Activities Highlight Library Partnership
A series of activities today at the Library of Congress will celebrate a new partnership with the National Literary Society of the Deaf and the Center for the Book. Leaders from both organizations say that the new partnership will make way for projects and initiatives that raise reading awareness in the deaf community. [IMGCAP(1)]
“The notion is to help organizations develop projects that promote reading … we facilitate projects for each of these partners,” said John Cole, director of the Center for the Book. “Working with the deaf organizations to promote reading in their community also enables us to draw them into our community.”
Cole said the partnership was formed from a series of talks with leaders in the deaf community, beginning last year when organizations celebrated the first Deaf History Month Program held at the Library of Congress.
Today’s event will feature talks from Ricardo Lopez, president of the National Literary Society of the Deaf, Robert Davila, president of Gallaudet University and Nancy Block, chief executive officer of the National Association of the Deaf. Other speakers include Diana Gates, reference and instruction librarian at Gallaudet University Library and Gina Cooper, executive director of the D.C. Public Library.
“This partnership with the Center for the Book is important for the deaf community because of its diversity,” Lopez said. “The NLSD is looking forward to forg[ing] collaborative efforts with libraries all over the country, to develop strategies for interested organizations in local communities.”
The PBS film documentary “Through Deaf Eyes” will be shown at today’s event. Filmmakers say the documentary is the first comprehensive film on deaf history. Karen Kenton, the film’s executive producer, said an exhibit from Gallaudet University in 2001 inspired the project.
“We wanted to broaden people’s concept of what is normal,” Kenton said. “There’s [not just] one way of being deaf.”
The film tells a variety of stories and touches some of the most fundamental issues facing the deaf community, including how technology contributed to social change for deaf people and the arguments on how deaf children should be educated.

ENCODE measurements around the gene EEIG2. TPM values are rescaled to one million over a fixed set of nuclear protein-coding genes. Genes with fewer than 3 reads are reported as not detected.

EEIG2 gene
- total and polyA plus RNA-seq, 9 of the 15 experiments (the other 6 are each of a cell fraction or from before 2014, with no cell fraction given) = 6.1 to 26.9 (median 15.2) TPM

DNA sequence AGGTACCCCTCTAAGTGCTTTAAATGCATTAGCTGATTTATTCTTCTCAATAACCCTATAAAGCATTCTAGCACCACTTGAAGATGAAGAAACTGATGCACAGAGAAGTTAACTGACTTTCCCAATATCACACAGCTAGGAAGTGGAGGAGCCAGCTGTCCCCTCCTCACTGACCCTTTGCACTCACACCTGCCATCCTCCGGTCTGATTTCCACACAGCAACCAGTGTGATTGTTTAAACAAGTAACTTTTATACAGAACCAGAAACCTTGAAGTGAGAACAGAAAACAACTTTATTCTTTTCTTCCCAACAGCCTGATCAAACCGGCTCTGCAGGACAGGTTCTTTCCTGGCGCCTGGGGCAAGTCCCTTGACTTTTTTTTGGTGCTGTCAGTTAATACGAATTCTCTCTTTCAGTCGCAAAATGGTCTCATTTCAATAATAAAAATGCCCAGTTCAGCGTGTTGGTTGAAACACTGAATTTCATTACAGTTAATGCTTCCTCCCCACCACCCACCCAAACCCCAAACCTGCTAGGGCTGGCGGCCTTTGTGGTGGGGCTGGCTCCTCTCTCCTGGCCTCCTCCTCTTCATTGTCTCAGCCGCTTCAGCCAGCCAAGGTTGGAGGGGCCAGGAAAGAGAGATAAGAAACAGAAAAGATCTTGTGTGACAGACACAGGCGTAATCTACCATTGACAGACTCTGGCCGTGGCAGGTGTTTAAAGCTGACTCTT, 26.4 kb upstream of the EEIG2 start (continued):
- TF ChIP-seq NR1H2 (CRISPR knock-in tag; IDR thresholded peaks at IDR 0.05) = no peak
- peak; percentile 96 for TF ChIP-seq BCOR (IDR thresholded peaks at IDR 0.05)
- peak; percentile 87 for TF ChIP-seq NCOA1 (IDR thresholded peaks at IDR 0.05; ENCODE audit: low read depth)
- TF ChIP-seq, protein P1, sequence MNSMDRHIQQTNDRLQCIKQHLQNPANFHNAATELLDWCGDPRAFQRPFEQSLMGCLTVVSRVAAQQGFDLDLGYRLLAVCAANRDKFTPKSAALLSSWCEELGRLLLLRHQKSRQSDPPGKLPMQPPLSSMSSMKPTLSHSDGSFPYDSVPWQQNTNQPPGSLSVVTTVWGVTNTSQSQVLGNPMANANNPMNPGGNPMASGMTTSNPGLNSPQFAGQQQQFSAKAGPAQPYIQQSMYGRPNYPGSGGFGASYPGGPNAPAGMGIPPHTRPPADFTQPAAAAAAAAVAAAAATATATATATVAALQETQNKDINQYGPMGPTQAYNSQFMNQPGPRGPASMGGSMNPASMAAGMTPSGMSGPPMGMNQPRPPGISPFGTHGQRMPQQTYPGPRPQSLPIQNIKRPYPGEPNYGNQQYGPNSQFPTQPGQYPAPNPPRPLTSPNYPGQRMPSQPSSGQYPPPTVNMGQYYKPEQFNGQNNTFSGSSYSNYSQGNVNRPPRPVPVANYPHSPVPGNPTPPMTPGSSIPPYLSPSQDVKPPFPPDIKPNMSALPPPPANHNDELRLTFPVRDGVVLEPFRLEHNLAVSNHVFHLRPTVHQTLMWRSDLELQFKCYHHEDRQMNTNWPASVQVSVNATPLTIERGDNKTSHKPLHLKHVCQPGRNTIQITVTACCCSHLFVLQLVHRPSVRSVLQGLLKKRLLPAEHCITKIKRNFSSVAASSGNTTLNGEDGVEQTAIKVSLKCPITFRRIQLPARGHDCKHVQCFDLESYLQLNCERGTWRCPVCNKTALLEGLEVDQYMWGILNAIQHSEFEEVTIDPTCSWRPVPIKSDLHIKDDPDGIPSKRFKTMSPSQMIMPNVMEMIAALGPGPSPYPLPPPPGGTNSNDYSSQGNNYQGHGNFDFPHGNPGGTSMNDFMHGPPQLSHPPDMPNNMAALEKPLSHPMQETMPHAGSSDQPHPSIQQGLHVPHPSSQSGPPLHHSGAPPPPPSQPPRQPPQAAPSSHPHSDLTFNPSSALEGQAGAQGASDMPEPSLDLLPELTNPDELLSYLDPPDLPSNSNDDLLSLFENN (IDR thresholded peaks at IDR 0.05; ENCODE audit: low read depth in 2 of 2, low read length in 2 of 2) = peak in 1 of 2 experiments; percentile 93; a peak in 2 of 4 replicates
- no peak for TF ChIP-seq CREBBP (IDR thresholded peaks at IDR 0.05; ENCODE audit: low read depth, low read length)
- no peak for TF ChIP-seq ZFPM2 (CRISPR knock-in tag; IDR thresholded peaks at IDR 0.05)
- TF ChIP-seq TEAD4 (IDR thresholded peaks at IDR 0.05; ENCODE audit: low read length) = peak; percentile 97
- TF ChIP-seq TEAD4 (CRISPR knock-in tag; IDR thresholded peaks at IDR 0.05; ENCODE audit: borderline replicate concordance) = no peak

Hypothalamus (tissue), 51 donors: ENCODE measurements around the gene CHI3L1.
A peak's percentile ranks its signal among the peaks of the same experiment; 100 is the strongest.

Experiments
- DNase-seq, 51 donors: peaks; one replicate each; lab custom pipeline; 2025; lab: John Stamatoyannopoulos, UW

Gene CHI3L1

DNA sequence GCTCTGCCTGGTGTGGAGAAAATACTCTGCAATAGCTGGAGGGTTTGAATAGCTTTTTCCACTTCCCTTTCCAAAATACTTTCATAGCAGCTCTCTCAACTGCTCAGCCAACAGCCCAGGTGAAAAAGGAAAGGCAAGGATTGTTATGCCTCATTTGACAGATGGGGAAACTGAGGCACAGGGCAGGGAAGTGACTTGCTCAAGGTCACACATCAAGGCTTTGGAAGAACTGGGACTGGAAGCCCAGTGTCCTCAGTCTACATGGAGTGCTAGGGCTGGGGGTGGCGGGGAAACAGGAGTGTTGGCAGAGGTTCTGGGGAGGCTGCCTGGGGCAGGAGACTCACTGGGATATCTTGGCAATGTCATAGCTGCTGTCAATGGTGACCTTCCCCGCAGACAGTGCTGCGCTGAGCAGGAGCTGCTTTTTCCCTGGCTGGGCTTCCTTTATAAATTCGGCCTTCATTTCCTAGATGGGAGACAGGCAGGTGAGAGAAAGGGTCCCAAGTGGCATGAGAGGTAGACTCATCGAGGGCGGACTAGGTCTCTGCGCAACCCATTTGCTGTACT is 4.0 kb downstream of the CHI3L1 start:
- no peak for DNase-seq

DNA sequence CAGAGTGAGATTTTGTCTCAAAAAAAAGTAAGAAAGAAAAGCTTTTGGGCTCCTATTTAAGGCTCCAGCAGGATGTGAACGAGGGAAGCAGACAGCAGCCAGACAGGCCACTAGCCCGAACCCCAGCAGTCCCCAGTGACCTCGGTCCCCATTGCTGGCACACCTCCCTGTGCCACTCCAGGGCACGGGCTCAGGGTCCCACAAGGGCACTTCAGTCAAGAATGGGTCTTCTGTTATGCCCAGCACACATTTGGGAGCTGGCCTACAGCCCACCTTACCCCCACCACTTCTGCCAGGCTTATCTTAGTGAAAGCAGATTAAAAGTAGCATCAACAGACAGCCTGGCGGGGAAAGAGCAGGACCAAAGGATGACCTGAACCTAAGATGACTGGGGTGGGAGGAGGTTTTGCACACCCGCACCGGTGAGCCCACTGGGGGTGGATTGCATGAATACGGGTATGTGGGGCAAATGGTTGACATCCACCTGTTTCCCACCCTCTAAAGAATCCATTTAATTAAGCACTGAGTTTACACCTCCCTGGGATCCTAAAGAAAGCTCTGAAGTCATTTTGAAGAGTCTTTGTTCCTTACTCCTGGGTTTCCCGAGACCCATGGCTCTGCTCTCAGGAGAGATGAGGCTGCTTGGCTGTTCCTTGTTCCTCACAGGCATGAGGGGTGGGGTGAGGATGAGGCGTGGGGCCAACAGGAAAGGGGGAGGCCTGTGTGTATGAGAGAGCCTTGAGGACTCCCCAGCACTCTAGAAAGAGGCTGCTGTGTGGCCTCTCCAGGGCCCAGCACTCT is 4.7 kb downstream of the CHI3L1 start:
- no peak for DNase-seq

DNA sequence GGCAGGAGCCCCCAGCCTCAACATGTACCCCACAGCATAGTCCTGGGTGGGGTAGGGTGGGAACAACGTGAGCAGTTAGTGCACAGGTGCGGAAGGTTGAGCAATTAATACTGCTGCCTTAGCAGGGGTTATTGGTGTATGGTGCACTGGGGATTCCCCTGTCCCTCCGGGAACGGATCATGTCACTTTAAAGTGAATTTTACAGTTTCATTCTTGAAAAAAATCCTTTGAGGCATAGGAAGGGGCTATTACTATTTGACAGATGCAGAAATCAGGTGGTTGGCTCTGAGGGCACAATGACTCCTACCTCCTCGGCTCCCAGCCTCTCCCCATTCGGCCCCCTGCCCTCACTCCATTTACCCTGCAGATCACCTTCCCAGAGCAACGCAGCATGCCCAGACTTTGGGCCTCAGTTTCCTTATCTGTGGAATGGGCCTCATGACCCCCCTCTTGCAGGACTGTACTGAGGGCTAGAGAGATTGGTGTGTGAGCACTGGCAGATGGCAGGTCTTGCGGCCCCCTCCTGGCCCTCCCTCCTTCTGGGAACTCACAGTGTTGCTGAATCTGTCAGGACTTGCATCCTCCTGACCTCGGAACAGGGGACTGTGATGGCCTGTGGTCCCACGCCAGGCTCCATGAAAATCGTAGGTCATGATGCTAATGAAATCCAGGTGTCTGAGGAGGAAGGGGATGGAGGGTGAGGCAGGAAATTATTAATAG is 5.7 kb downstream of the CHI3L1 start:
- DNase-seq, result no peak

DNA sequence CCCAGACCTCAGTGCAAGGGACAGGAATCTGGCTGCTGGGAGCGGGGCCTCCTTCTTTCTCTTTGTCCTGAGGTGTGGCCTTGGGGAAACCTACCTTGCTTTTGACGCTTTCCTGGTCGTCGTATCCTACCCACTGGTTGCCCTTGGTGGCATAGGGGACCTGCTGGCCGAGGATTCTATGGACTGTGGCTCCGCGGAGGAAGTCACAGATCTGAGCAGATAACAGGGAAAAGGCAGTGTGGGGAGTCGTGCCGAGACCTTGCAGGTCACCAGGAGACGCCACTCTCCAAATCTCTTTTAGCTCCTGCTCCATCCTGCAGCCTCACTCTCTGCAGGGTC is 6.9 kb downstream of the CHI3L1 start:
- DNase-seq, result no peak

The event at the Library of Congress includes a tour of the Thomas Jefferson Building and an unveiling of three new directories that will be made available in public libraries. “Deaf Community Contacts @ your library,” “Speakers and Storytellers Sign @ your library” and “Books About and By Deaf Persons @ your library” are being developed by Alice Hagemeyer, founder and president of Friends of Libraries for Deaf.
“The directories would provide resources to libraries in their efforts to promote deaf culture, books and literacy,” Hagemeyer said.
The NLSD was established in 1907, when 28 deaf people who wanted to further their education attended a meeting at an Episcopal church in Washington, D.C. Today, the group boasts 2,000 organizations and individuals.
The Center for the Book in the Library of Congress partners with more than 80 organizations to promote reading, libraries and literacy.
“Reading for pleasure is decreasing in our country, so we have events to highlight the importance of reading for individual fulfillment,” Cole said.
Cole said the Center for the Book brings together organizations to develop projects to promote literacy.
“The whole purpose for the center is that there is a link between reading, literacy and democracy,” Cole said.
The event, sponsored by the Friends of Libraries for Deaf Action and the Library of Congress Deaf Association, is free and open to the public. The first part of the program will begin at 11 a.m. in the West Dining Room on the sixth floor of the James Madison Building.